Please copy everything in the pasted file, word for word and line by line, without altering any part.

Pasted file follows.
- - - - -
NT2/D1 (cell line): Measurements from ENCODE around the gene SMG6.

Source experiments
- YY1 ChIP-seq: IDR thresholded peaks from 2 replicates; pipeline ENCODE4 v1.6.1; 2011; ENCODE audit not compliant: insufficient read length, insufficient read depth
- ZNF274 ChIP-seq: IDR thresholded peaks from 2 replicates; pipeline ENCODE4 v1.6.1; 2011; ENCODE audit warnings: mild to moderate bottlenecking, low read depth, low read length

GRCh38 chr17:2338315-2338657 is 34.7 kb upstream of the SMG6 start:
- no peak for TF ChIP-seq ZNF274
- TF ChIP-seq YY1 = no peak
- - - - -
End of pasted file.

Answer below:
NT2/D1 (cell line): Measurements from ENCODE around the gene SMG6.

Source experiments
- YY1 ChIP-seq: IDR thresholded peaks from 2 replicates; pipeline ENCODE4 v1.6.1; 2011; ENCODE audit not compliant: insufficient read length, insufficient read depth
- ZNF274 ChIP-seq: IDR thresholded peaks from 2 replicates; pipeline ENCODE4 v1.6.1; 2011; ENCODE audit warnings: mild to moderate bottlenecking, low read depth, low read length

GRCh38 chr17:2338315-2338657 is 34.7 kb upstream of the SMG6 start:
- no peak for TF ChIP-seq ZNF274
- TF ChIP-seq YY1 = no peak